Turkey’s crude oil exports have been a major contributing factor in the country becoming a major player in the Mediterranean, despite the absence of its own reserves. In its latest weekly report, shipbroker Banchero Costa said that “2023 so far has been another positive period for crude oil trade, despite the high oil prices and risks of economic recession. In Jan-Aug 2023, global crude oil loadings went up +7.0% y-o-y to 1,440.7 mln tonnes, excluding all cabotage trade, according to vessels tracking data from Refinitiv. This was well above the 1,346.5 mln tonnes in Jan-Aug 2022 and the 1,240.3 mln t of Jan-Aug 2021, but also slightly above the 1,397.3 mln tonnes in the same period of 2019. Exports from the Arabian Gulf were up +0.4% y-o-y to 581.0 mln t in JanAug 2023, and accounted for 40.3% of global seaborne crude oil trade. Exports from Russia have also increased by +4.7% y-o-y to 154.8 mln tonnes, or 10.7% of global trade. Shipments from the USA surged by +19.9% y-o-y to 126.4 mln tonnes. From West Africa, exports increased by +0.5% y-o-y to 115.5 mln t. In terms of demand, seaborne imports into China increased by +23.0% y-o-y to 341.0 mln t in JanAug 2023, 23.6% of global trade”.
According to Banchero Costa, “Turkey is one of the largest exporters of crude oil outside the Arabian Gulf, and a major player in the Mediterranean oil market. This is so despite the fact that Turkey does not have any significant domestic oil reserves. Instead, it is a major export outlet for crude from Azerbaijan and from Northern Iraq. The majority of crude shipped from Turkey is Azeri BTC grade, sourced from the Baku-Tbilisi-Ceyhan pipeline. This is a 1768 kilometres long crude oil pipeline connecting the AzeriChirag-Gunashli oil field in the Caspian Sea to the Mediterranean Sea Coast. Most of the rest of Turkish exports is Kirkuk grade oil from Northern Iraq. Kirkuk oil is sourced from the 970 kilometres long Kirkuk-Ceyhan Oil Pipeline, also known as the IraqTurkey Crude Oil Pipeline. Essentially all Turkish crude oil exports are loaded at the Ceyhan terminal. About 28% of volumes loaded in Jan-Aug 2023 was carried in Suezmaxes, and about 70% was loaded on Aframaxes. Of the 48.5 mln tonnes of crude oil shipped from Ceyhan in 2022, 29 mln tonnes arrived by pipeline from Azerbaijan, and 19 mln tonnes were from Kurdish areas in Northern Iraq”.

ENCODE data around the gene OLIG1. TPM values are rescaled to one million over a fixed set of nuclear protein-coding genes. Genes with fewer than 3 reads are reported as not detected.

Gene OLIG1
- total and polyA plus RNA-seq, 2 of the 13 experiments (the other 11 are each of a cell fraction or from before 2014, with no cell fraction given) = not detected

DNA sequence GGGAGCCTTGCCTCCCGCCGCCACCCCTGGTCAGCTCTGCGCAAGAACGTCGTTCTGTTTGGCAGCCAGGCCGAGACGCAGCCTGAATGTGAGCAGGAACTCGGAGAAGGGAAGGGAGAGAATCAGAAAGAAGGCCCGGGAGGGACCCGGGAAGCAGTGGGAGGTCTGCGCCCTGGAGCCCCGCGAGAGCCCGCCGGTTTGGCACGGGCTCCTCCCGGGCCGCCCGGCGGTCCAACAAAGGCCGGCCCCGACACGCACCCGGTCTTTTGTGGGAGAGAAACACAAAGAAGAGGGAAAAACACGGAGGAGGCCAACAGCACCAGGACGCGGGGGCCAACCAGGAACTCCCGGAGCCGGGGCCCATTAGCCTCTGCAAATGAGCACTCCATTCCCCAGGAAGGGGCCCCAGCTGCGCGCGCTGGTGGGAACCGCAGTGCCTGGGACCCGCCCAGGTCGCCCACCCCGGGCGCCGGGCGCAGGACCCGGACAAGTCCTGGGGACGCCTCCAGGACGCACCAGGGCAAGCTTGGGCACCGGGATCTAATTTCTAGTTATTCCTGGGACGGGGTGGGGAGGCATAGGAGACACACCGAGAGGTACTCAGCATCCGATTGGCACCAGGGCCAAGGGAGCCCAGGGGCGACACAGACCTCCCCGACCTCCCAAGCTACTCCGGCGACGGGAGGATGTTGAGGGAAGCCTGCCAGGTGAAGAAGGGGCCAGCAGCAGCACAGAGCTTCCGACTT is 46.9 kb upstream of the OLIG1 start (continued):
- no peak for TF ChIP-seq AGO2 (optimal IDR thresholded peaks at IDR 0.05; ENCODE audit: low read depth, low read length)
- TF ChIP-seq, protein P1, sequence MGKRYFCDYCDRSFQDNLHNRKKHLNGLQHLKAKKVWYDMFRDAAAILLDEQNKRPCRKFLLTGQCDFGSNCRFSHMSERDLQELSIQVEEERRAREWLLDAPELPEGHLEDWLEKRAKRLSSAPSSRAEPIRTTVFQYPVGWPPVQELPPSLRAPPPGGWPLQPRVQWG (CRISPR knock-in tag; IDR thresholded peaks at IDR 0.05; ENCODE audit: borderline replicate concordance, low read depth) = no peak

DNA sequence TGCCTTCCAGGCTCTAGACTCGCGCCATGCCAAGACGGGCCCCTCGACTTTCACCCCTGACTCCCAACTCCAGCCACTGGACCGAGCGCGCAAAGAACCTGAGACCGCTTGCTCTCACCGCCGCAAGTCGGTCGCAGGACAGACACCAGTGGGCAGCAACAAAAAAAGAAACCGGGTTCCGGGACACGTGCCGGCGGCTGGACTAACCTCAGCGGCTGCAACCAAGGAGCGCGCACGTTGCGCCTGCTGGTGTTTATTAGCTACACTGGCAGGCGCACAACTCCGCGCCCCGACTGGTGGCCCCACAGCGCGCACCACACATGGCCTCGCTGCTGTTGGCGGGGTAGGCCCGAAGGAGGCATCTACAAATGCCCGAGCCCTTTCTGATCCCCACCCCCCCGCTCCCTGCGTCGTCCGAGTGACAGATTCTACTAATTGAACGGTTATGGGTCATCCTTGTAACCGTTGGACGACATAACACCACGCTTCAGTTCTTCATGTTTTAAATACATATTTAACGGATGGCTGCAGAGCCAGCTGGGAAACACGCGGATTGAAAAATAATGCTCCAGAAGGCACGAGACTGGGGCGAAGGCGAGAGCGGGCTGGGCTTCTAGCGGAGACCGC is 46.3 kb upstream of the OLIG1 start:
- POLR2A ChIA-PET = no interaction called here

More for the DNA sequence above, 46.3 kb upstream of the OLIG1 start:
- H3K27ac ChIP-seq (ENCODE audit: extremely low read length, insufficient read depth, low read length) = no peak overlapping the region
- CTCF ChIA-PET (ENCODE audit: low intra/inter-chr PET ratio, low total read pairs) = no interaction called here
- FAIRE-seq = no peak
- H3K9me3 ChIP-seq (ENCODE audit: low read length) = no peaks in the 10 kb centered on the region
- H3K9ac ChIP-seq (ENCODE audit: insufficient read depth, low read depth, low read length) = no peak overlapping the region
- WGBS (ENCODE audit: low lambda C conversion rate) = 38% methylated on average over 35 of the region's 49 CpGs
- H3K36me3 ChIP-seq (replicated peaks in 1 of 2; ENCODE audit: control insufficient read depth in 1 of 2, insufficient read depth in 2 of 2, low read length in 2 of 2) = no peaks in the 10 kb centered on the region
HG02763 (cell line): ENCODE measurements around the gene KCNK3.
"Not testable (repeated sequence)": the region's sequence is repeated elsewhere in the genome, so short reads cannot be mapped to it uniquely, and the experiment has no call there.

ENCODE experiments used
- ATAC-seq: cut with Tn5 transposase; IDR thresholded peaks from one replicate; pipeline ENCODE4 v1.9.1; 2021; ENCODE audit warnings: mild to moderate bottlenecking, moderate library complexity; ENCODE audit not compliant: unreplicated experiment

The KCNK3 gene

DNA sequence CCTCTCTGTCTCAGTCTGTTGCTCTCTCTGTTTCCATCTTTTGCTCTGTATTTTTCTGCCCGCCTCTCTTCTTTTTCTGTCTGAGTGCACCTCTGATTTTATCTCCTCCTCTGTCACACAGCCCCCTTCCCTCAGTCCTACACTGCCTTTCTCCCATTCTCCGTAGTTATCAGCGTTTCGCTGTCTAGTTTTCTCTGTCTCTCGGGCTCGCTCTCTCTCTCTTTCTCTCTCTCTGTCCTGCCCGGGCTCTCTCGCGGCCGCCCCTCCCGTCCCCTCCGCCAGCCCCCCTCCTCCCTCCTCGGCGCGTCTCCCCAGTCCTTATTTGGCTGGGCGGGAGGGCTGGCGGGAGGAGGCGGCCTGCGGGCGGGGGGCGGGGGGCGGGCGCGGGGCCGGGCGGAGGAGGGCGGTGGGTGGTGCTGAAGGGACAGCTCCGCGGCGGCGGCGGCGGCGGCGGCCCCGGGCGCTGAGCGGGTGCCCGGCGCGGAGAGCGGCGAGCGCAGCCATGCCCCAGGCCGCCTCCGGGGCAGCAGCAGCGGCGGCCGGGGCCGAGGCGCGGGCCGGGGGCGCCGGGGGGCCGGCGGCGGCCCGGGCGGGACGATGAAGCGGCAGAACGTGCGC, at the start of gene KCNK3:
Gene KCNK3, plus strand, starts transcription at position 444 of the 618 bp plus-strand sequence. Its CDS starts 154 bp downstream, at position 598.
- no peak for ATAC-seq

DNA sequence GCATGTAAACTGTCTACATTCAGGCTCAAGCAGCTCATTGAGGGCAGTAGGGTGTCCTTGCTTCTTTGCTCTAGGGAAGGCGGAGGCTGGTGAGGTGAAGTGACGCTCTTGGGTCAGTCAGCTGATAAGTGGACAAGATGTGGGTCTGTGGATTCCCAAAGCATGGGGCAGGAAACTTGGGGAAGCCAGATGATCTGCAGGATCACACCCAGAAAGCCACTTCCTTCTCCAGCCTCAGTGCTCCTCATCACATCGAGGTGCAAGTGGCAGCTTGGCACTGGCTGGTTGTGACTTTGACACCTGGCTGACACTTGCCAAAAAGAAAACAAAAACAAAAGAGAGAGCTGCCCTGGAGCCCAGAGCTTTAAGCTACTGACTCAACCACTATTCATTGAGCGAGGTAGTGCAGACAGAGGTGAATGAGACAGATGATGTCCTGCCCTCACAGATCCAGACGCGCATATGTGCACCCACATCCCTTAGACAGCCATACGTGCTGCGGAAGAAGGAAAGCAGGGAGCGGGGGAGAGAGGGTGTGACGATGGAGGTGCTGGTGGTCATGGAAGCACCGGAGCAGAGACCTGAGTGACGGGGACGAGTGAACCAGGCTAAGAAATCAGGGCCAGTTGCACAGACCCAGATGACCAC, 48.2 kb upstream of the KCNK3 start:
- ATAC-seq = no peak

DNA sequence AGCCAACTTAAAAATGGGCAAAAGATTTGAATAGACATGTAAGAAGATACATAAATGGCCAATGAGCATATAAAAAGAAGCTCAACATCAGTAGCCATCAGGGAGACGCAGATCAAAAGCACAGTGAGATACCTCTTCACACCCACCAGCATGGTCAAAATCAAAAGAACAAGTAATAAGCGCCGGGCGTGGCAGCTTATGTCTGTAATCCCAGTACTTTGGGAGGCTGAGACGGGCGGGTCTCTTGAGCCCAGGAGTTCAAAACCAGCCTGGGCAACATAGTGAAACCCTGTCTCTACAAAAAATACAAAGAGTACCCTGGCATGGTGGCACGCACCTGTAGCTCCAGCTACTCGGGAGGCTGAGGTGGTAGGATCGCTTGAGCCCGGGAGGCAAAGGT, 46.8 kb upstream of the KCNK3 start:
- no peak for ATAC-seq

The shipbroker added that “in the 12 months of 2022, Turkish seaborne crude oil exports surged by +11.6% y-o-y to 48.5 mln tonnes, excluding cabotage, just below the 49.5 mln tonnes of 2019. In Jan-Aug 2023, however, exports from Ceyhan declined by -24.3% y-oy to 23.9 mln t, down from 31.5 mln t in the same period of last year. Turkey stopped oil flows through the pipeline from northern Iraq on the 25th of March. Officially, Turkey began maintenance work on the pipeline, which, according to Turkish officials, passes through a seismically active area and was damaged by floods. The closure occurred soon after the International Chamber of Commerce (ICC) ordered Ankara to pay Baghdad $1.5 billion in compensation for damages caused by the Kurdistan Regional Government’s (KRG) export of oil without permission from the federal government in Baghdad between 2014 and 2018”.
“The Association of the Petroleum Industry of Kurdistan (APIKUR) said at the end of August that the closure of the pipeline to Ceyhan has cost producers and the Iraqi government about $4 billion. The Turkish Minister of Energy and Natural Resources, Alparslan Bayraktar, has now announced in September 2023 that the inspection of the oil pipeline between Iraq and Turkey has been completed, and the pipeline will be technically ready for operation “soon”. In terms of destinations for crude shipments from Turkey, the EU27 is by far the top one, accounting for 70.8% of crude oil volumes exported from Türkiye in Jan-Aug 2023. In Jan-Aug 2023, Turkey shipped 16.9 mln t to the EU27, which represented a -25.4% y-o-y decline from the record 22.6 mln t of JanAug 2022”, Bachero Costa concluded.
Nikos Roussanoglou, Hellenic Shipping News Worldwide